featured image

Herat earthquake: With no legitimate or capable government, we just all take responsibility

By Paiman Arman* 

Following the deadly earthquake that shook Herat on October 7 and killed more than 2,400 people, a new earthquake followed by two aftershocks hit the region on Wednesday, October 11, according to the UN’s ReliefWeb. According to local authorities, the early morning earthquake on Wednesday left at least one dead and 153 injured. Despite the staggering number of victims and widespread devastation, Taliban leaders have done little to respond to the needs of the survivors. Indeed, their strict rules and regulations have caused even more severe problems for the people of the region. 

Terms like “natural disaster,” “wrath of nature,” and “rebellion of nature” are usually used for events such as floods, earthquakes, landslides, etc. These terms are both rooted in reality and are also misleading as they absolve authorities of their responsibility. They are based in reality because they are natural, resulting from interactions between forces and elements in nature, with no direct human will involved. They are misleading because people use those same terms to  escape their responsibility for managing, and improving their environment, especially areas prone to such natural and devastating disasters. 

The truth is that humanity owes its growth and advancement to nature. The conquering will of humans has tried to learn from such natural forces, control them, and utilize them. While nature has always possessed the ability to destroy, when managed correctly, these same forces can be life-sustaining and civilizing. The more humans have gained control over nature and its forces, the more they have enjoyed growth, development, and well-being.  

By understanding the rules, reasons, and causes of natural events such as floods, landslides, earthquakes, tornadoes, and storms, , humans can recognize, predict, manage, and improve outcomes. Different societies’ interactions with these forces vary significantly in scientific and technical terms, depending on their growth and development. Often, countries where natural phenomena cause the most damage to society and people are the furthest away from scientifically developed and wisdom-based societies. For this reason, natural disasters in Afghanistan appear ruthlessly, deadly, and overpowering. Yet,many of these disasters are predictable and manageable. The problem is that we have neither a level of specialized capability necessary to understand the nature of our natural environment nor  do we possess the necessary managerial skills and support capacities to properly manage the aftermath and compensate for the damages inflicted upon the people.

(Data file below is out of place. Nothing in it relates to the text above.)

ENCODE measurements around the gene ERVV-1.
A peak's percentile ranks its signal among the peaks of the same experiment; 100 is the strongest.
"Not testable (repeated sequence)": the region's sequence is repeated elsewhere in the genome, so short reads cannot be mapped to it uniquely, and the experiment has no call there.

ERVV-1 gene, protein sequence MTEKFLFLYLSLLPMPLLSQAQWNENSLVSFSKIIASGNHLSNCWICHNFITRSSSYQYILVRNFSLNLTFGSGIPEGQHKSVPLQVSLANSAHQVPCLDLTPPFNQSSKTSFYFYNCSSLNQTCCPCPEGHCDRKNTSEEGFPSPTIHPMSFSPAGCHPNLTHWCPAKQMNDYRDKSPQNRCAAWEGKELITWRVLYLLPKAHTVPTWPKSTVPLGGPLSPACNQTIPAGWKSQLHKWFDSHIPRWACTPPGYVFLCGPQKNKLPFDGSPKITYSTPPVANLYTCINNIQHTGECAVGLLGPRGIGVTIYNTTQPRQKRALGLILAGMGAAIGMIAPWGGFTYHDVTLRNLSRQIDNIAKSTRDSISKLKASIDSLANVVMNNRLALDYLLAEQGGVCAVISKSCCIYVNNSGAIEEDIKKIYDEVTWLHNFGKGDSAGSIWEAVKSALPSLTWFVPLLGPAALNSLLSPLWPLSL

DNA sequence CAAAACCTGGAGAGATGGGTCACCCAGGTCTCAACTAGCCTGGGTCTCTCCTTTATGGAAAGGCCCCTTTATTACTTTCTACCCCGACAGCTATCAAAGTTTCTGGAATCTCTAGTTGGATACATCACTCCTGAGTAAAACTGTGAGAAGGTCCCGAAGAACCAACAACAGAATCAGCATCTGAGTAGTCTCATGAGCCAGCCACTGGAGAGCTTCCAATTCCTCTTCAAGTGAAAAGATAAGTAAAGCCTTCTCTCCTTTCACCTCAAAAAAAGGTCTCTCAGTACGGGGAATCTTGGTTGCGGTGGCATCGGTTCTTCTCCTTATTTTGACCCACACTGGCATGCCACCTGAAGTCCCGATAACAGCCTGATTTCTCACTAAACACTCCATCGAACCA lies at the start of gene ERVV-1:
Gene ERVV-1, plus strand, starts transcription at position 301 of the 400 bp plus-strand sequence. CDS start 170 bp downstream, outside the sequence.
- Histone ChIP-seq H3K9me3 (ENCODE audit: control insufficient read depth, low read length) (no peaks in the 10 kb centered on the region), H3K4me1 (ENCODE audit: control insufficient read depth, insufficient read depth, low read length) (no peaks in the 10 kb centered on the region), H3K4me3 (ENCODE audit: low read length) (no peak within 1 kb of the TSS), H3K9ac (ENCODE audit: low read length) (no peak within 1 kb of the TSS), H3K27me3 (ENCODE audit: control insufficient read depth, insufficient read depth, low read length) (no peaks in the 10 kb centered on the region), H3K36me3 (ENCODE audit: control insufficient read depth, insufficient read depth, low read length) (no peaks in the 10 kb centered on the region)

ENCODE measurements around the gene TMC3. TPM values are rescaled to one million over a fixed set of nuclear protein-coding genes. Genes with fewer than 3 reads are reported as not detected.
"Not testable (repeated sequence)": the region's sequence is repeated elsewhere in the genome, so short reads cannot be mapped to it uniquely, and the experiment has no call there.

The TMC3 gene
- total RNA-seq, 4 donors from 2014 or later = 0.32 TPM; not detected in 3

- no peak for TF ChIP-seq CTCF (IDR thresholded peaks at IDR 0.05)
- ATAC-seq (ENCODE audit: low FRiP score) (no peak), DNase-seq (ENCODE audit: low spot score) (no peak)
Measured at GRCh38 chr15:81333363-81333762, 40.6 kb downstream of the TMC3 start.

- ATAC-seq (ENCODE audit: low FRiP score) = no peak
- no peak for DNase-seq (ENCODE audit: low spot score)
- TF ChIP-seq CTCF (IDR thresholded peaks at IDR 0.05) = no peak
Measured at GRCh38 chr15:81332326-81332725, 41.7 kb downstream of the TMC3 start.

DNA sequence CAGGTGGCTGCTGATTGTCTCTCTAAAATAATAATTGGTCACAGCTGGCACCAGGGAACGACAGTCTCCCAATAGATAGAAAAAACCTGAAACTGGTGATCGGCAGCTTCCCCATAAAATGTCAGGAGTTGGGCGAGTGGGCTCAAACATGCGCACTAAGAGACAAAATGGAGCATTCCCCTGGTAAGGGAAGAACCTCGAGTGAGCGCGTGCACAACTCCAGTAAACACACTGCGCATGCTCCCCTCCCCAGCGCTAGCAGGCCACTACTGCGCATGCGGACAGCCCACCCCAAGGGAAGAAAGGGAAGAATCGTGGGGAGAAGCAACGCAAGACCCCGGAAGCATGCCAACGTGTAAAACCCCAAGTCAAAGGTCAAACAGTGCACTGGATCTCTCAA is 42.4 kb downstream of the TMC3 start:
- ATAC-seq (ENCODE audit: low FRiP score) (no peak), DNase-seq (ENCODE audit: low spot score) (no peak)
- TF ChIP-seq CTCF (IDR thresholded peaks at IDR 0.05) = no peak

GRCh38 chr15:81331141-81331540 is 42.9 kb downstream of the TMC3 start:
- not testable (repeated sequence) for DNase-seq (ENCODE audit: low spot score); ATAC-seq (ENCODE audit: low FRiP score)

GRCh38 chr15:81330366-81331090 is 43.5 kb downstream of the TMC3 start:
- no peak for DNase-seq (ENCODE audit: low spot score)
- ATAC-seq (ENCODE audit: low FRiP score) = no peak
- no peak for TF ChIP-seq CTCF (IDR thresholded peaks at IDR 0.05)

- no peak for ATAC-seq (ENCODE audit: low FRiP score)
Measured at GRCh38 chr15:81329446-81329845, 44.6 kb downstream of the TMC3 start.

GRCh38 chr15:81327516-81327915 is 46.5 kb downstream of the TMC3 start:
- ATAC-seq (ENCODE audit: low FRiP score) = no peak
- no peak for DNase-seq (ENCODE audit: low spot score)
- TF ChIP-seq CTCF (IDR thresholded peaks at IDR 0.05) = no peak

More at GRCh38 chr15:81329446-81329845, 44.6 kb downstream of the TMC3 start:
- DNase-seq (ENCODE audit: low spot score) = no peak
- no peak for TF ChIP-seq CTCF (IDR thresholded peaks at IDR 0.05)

Now, the backward, insular and incompetent administration of Taliban officials adds to the devastation and damages of disasters like the Herat earthquake. ays after this disaster, reports indicate that Taliban officials have not taken action to address the short-term and long-term needs of the victims and survivors. Compounding that lack of action is the fact that the Taliban’s misogynistic policies contributed to the massive death toll, as they mandated that women stay at home, where they died in their collapsed homes. As a result, more than 90 percent of the earthquake victims have been identified as women and children, according to a UNICEF report. 

The ability of modern humans to succeed stems from their knowledge. Knowledge and expertise lead to developed and progressive societies. Peace and prosperity are attainable, and a life of welfare and privilege isn’t just given; it can be achieved. 

While these disasters are natural, their recurrence is also natural. More important is how we perceive these phenomena, what we learn from them, what conclusions and lessons they hold for us, and how much we have accumulated from all this to manage our current environmental affairs better. How can one interact with and influence nature in a way that elevates its life-giving beauty and capabilities and allows humans to find peace and stability within it? 

Instead of attributing these deadly phenomena to nature alone, we need to step forward, accept our responsibility toward the victims, and do our moral and humanitarian duties. While there is no legitimate and efficient government in Afghanistan, each of us is responsible for providing extensive and accurate information, as well as addressing the people’s situation and needs. Rebuilding the ruins and compensating for the damages inflicted upon the people in these regions are the responsibilities of a legitimate, responsible, and efficient government and its subordinate institutions. Unfortunately, as we live in a stateless situation, our own personal responsibilities have doubled. It is during such times that a country’s human values and the societal capabilities of its people are revealed.  

We know more natural disasters will hit Afghanistan. Until we get a legitimate and efficient government, it is our responsibility to do what we can to mitigate their impact.  

*Paiman Arman is a pseudonym for a writer and human rights activist in Afghanistan.